First off, I’d like to express my distaste for the idea that everyone and their fucking mom is a hacker when it’s convenient in movies. A, there’s nothing flashy about hacking. B, it takes some serious skill, which even an ounce of research would tell you. And C, you can’t do literally everything you want to do by hacking.

But that’s just a drop in the bucket for this fucking movie. From start to finish it’s nonsense. Terrible story, terrible writing, terrible acting (even from actors you know (I really don’t get that)), etc. The soundtrack guy was totally confused, apparently, as all of the music for the slow scenes was fast paced and vice versa for the heavy action and fight scenes. And the fights! Let me tell you, I’m quite the fucking connoisseur of fight choreography, and this was some shit. Filthy, wet shit. More overblown nonsense than I can handle. Of course there was unnecessary slow mo; this was 2002 after all. That was poorly done as well. And Darth Maul/Toad guy? Ummmm… Ray Park! Yeah, you. Stop saying, “cancel,” when you mean ‘kill;’ you sound like a twat. It was like some future techno speak bullshit that movies from that time kept trying to sound cool with, but he was the only asshole doing it, and just with that one word, but he said it like five million times. “Don’t let them cancel each other.” “Do not cancel the target.” Shut the fuck up.

The logistics of just about everything made no sense. Like I said, the fights, plot, all of that, but to me the worst was the accuracy. Movie cops and henchmen usually bumble about and can’t hit anything they’re shooting at until it’s necessary for them to, sure, that’s something we live with. But I refuse to accept expert marksman assassin whatever protagonists missing their mark constantly. Constantly.

Ballistic was just bad, unforgivably so. I mean this not as a challenge, but as a warning: do not watch this movie. Just don’t bother.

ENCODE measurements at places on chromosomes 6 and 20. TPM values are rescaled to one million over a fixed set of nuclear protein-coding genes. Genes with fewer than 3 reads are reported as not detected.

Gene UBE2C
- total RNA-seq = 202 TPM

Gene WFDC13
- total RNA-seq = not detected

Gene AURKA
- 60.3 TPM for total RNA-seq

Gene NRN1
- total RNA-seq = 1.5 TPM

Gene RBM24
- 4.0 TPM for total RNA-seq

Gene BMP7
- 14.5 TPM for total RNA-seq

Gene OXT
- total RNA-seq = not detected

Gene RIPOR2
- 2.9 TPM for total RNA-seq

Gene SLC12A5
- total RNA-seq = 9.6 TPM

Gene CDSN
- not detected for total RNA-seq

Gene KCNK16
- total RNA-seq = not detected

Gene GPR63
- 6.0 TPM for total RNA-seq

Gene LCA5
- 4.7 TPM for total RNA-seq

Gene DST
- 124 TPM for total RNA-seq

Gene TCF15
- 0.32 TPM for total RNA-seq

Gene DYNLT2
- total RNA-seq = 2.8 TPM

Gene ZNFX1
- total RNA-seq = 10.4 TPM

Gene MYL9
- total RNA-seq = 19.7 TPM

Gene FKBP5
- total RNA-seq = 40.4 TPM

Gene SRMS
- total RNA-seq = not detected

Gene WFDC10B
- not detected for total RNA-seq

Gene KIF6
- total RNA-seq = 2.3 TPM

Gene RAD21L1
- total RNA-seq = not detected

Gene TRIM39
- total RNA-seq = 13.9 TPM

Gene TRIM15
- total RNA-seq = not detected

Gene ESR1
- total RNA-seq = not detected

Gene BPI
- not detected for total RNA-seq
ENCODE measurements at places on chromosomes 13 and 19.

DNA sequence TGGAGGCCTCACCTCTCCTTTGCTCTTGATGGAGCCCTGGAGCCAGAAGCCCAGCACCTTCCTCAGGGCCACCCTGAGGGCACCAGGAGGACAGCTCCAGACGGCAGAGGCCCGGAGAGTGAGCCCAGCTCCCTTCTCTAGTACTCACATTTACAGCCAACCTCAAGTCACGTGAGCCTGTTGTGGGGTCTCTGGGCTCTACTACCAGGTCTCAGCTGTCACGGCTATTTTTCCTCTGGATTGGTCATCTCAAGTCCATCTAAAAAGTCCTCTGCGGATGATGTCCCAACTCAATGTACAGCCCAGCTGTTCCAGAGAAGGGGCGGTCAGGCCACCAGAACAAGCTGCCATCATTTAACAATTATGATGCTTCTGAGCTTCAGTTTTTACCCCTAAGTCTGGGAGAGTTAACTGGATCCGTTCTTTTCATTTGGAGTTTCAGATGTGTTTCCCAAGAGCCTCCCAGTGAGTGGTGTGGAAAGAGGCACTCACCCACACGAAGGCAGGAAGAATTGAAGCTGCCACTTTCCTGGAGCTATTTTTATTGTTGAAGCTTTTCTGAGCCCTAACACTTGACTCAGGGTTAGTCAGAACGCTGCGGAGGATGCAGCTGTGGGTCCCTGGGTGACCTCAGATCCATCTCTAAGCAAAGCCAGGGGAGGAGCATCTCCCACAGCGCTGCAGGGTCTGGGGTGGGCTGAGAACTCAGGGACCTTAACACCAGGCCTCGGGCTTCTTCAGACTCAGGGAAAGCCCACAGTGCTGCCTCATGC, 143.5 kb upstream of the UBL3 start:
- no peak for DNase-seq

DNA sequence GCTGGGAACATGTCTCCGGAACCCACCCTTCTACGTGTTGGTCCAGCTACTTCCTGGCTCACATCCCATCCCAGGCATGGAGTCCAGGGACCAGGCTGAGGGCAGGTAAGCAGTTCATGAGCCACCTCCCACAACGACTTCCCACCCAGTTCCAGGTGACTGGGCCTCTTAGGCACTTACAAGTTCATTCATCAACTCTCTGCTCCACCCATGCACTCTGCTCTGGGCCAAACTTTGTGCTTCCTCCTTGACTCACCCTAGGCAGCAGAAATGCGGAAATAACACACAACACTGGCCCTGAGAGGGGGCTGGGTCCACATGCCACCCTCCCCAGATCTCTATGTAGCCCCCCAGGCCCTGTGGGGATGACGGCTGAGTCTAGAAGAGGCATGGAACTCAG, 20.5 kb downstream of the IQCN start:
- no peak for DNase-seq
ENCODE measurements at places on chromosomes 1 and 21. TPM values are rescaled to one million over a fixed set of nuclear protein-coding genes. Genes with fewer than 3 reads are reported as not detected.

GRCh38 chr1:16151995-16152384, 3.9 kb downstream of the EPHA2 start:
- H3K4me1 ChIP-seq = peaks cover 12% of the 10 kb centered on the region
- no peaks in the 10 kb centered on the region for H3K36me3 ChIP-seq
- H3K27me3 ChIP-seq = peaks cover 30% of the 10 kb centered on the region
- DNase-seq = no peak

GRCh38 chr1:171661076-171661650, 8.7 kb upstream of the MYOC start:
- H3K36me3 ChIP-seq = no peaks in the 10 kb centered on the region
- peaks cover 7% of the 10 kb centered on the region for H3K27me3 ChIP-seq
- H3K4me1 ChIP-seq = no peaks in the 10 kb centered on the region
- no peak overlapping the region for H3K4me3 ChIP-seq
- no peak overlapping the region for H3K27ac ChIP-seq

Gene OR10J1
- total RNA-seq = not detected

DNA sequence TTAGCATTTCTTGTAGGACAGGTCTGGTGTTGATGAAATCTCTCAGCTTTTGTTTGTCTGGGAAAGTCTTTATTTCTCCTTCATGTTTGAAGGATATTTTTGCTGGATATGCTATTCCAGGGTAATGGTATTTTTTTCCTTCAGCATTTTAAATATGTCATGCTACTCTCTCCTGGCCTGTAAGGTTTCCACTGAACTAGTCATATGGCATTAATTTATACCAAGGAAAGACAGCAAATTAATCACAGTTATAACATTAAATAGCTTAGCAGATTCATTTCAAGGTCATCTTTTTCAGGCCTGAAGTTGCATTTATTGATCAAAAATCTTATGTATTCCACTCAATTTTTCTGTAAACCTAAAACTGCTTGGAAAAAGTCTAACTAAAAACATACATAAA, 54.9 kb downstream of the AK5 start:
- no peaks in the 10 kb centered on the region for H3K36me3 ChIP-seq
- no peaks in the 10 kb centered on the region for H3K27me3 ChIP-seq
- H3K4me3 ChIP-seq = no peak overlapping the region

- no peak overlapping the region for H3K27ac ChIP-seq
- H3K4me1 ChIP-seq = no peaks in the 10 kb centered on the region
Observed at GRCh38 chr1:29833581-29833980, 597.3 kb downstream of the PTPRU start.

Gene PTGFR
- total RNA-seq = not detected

Fun followup fact: the two Game Boy Advance first-person shooter video games based on this film, which came out respectively before and after Ballistic‘s release, were very well reviewed, the first receiving a 9 out of 10 from IGN.

Fixing the Sink

(a review of The Judge (2014))

(spoilers)

I think it’s am important lesson we should all learn that when returning to your country town home, somebody’s probably your daughter.

For a courtroom drama, The Judge doesn’t spend much time in a courtroom, or in investigation, or talking about law stuff. It is also a deep family drama, exploring the horrors of fatherhood and the worse horrors of family. There are certainly plenty of intricacies and developments to keep the plot moving along, but it’s really a disappointing amount of time before the gavel. And that’s because there really isn’t much of a case to be tried despite the earnest attempts of Robert Downey Jr.’s character Hank Palmer to “spread reasonable doubt all over this case.” Robert Duvall absolutely killed the bastard; the rest is just dancing around that fact.

But it’s character development, mediocre at worst, and commentaries on relationships albeit often awkward or cliched. It’d be difficult to pick a side in the feud between the titular judge Joseph Palmer and Hank if Joseph didn’t make so many way below the belt comments, especially about Hank’s failing marriage. Overall I liked the movie, though I was a bit underwhelmed. I think I had banked on more tearjerking moments, when really the only one was the judge’s admission to Hank that explained everything about their relationship since the latter was a child.

I also feel like something should have been said regarding Joseph’s legacy after the guilty verdict. A lot of time in this movie is spent first talking about this concern, as Joseph did not want his chemotherapy and subsequent memory loss to stain his previous year of tried cases, and then drawing out the plot considering Hank chooses to use this to their advantage in the end anyway. Basically, not using the sick person defense doubled the length on the film, but then there’s not a single mention of the predicted repercussions. Unfortunate, yes, but there’s always room for downers in drama. Heck the man dies at the end anyway. Really a lot goes unresolved now that I think of it.  None of the family save for Hank and Joe hash out their differences, and Hank’s budding relationship with an old flame is left uncertain. I suppose that’s reality, though.

I’d like to give an honorable mention to Billy Bob Thornton’s character Dwight Dickham, who stole the show as the most interesting personality as far as motivation, evolution, and the actor’s ability to characterize his presence. Dishonorable mention goes to Dax Shepard’s character C.P. Kennedy for sticking around to pat Hank on the back every time he was amazing, for unnecessary narrations to the less emotionally intelligent audience members, and for having a stupid character name.